follow ups —- ADD Tip o the Day 316

I forgot to mention on the weight loss – the Ginger Chews candies after lunch and dinner.  let them dissolve in my mouth and they take away the munchy craving that persists even after I’ve eaten.

Lisa pointed out the hassles involved in getting ritalin prescriptions.  Wish I had put that in the cons and pros.  My patients call and I leave a prescription on the patio for them to pick up at their convenience.  Can write it for ahead too, like ‘may fill after Sept. 21’.

jncahill notes the bad experience her boyfriend had with ritalin – that raises the question if the diagnosis is accurate and complete.

Several people have commented on doctors getting paid for writing prescriptions.  I have never seen this and know of no examples of it.  We used to get wined and dined, and small gifts – pens, coffee cups – but we were getting rewarded for listening to promotional and educational presentations, not for writing prescriptions.  All of this has been markedly reduced by new regulations.  If you know of an example, please put it in a comment.

more on caffeine clik here

I’ve noticed that these posts are getting too long – willpower!


milestones : the blog has gotten over 13000 hit now.  thank you, and thank you for comments -they’re great!

the book has just sold over 3900 copies! – I’m so pleased. Thank you!

About doug with ADHD

I am a psychiatric physician. I learned I have ADHD at age 64, and then wrote two ADHD books for adults, focusing on strategies for making your life better. I just published my first novel, Alma Means Soul. Your Life Can Be Better; strategies for adults with ADD/ADHD available at, or (for e books) Living Daily With Adult ADD or ADHD: 365 Tips O the Day ( e-book). This is one tip at a time, one page at a time, at your own pace. It's meant to last a year. As a child, I was a bully. Then there was a transformation. Now I am committed to helping people instead abusing them. The Bully was published in January, 2016. It's in print or e book, on Amazon.
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6 Responses to follow ups —- ADD Tip o the Day 316

  1. JD says:

    Hello Doug,
    Thanks again for your blog and book, both have been quite useful to me. Specifically on the topic of managing ADD with a drug, do you believe that most psychiatrists are open to this possibility in an adult (especially one who outwardly seems high functioning)? Is there a broad consensus in your profession that this is a reasonable diagnosis in adults, or should I attempt to identify a doctor with specific experience with adult ADD? I have been considering seeing a psychiatrist but do not want to undergo a full work-up only to find that the doctor I have chosen doesn’t believe in adult ADD or wouldn’t consider medication simply because the patient happens to be gainfully employed.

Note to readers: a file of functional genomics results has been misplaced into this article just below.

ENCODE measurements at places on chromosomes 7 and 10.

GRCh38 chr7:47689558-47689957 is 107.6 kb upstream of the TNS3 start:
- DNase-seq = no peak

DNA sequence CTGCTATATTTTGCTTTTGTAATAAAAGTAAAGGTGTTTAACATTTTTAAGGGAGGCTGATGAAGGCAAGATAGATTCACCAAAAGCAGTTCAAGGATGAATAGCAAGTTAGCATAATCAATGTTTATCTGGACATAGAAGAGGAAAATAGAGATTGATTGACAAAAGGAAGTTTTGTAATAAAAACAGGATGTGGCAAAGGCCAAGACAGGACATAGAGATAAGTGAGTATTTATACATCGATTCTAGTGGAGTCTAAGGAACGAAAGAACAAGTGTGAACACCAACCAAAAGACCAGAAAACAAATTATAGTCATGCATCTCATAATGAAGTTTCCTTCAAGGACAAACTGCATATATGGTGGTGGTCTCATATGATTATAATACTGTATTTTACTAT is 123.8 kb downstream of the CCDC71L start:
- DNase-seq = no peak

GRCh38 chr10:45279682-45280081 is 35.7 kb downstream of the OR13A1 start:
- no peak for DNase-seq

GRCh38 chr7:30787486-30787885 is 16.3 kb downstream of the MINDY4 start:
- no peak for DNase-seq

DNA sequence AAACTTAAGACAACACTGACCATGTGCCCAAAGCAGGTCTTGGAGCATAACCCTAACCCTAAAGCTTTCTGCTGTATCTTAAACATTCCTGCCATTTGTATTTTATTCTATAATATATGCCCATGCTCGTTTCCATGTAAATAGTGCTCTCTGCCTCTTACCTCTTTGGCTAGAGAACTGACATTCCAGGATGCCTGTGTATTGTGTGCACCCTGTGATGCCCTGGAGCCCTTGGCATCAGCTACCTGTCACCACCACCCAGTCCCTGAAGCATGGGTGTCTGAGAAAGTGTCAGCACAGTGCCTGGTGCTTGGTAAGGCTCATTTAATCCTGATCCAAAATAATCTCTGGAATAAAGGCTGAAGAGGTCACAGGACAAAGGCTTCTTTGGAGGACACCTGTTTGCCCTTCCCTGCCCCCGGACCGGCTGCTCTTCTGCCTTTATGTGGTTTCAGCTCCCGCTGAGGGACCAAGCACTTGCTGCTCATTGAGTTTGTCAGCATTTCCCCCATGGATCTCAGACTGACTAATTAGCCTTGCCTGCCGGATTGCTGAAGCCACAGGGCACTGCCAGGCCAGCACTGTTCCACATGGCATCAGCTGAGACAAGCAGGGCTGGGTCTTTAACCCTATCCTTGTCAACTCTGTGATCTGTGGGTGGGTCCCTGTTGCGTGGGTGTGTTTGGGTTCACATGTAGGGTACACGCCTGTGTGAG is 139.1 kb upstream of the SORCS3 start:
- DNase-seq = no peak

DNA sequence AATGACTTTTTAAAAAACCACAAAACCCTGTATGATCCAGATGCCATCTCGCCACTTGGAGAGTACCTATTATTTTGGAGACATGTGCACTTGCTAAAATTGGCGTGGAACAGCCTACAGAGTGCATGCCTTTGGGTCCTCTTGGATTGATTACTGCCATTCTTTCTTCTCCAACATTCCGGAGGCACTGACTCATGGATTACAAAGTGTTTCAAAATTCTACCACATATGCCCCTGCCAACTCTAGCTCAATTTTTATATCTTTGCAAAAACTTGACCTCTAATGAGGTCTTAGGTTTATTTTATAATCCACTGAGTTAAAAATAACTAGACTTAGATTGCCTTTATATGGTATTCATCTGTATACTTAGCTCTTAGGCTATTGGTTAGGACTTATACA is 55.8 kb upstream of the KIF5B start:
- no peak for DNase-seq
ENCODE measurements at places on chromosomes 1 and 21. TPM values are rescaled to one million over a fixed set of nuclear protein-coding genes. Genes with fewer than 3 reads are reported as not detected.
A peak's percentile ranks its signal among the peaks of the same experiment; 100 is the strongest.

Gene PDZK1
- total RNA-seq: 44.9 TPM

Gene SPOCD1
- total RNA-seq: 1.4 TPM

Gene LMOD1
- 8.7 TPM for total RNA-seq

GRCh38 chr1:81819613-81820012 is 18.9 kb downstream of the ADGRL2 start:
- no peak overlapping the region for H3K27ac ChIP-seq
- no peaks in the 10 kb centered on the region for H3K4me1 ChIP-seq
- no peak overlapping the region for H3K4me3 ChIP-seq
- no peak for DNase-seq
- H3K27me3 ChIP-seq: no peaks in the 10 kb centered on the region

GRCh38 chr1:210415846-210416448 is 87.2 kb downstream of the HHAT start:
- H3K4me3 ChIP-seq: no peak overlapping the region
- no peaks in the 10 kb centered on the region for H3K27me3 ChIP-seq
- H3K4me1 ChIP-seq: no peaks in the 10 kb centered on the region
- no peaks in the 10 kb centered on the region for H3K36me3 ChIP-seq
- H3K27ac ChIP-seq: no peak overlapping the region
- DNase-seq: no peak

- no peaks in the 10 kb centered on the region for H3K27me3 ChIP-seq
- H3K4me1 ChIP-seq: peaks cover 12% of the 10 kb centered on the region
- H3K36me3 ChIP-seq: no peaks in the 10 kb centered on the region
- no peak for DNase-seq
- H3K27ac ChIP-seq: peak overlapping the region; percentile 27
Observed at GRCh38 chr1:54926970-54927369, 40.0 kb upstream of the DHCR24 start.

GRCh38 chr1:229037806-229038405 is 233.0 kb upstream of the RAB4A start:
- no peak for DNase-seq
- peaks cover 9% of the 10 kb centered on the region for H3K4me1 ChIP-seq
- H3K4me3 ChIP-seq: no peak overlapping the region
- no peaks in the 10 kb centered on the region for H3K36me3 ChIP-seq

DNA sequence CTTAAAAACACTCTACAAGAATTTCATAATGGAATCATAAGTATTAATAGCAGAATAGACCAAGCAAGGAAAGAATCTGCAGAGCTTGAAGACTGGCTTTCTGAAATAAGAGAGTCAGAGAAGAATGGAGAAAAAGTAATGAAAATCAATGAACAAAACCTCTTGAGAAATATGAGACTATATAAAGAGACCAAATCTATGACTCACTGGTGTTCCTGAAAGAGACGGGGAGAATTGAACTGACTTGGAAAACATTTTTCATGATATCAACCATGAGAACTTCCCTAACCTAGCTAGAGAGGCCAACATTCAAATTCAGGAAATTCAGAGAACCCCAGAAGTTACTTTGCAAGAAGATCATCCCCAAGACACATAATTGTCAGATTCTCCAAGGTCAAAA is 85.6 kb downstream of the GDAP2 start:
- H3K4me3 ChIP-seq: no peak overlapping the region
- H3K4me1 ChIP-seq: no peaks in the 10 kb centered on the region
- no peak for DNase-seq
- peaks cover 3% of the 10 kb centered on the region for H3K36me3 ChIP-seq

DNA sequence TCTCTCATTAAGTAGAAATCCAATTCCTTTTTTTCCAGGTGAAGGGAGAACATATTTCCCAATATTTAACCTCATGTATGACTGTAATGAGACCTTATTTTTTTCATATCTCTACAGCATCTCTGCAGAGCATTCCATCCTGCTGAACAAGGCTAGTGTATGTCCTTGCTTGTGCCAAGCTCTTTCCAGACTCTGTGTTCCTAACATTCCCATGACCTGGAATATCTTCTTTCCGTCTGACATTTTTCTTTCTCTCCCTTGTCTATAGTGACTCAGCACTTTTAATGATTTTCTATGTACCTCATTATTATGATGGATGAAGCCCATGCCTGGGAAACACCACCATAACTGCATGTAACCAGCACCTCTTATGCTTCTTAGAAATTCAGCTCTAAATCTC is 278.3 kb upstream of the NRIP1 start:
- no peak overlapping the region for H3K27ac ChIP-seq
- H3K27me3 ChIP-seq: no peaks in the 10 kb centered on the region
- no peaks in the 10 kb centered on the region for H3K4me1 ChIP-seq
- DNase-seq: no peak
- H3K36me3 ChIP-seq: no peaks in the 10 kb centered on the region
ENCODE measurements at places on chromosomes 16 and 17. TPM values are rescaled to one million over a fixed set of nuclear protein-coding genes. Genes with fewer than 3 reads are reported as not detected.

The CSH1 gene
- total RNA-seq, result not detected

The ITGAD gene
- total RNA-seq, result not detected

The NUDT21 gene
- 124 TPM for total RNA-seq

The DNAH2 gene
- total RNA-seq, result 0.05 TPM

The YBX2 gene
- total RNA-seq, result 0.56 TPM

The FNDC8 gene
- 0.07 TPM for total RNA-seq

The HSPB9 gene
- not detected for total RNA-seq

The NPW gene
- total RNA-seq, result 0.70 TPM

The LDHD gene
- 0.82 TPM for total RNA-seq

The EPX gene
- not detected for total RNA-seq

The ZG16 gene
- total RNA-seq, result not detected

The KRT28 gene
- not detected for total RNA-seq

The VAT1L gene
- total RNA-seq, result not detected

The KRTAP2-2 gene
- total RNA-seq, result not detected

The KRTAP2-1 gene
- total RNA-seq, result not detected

• I am glad these have been useful to you. I don’t actually know but think that most but not all psychiatrists would acknowldege ADD in adults, but many really do not know much about it or understand it. i really recommend you find someone who is knowledgable. good luck.
      and thank you for commenting


  2. thank you again for your kind comments. Yes, i think it is for anyone on the spectrum, and hope it’s marketed that way, but don’t know how to go beyond the spectrum. best wishes


  3. OB says:

    Hello Dr. Puryear. My significant other and I have been struggling all our lives with slight issues that we just couldn’t quite put our finger on. The consequences of these started adding up and getting serious for my boyfriend – a medical resident. Upon discussion with some of his classmates, they concluded that he could possibly have ADD. We are slowly working through your book together and, though we may not be officially diagnosed with ADD/ADHD, your suggestions are tremendously helpful to both of us. I am finally understanding so much about my “downers” and why I have such a difficult time in graduate school. I am so thankful to you for having written this book, and thankful to your wife for having understood just how much your project could mean to people like us. Thank you.


    • thank you so much for the comment. It is enormously encouraging to hear how the book has helped.i think the book could be helpful to people without ADD but dont know how to market it to them.
      thank you for commenting
      best wishes


      • OB says:

        I am glad my comment has had a slight impact on your happiness, given the impact your book has had on mine. I definitely see the potential for those without ADD – say for people with ‘time management’ issues, people who feel overwhelmed by their respective ‘to do’ lists, or people entering college who have never had to manage with all the responsibilities of adults (bills, school, family, friends, etc). For what it’s worth, I like to think that many of the disorders originating in the brain are not black or white, but rather on a spectrum where some people have extreme cases of x, y or z, and people have mild symptoms. So maybe extend your audience to anyone along the “ADD/ADHD spectrum”? I, for one, am definitely passing this book onto my dad and brothers. It’ll help all of them. Thank you once again.
        All the best


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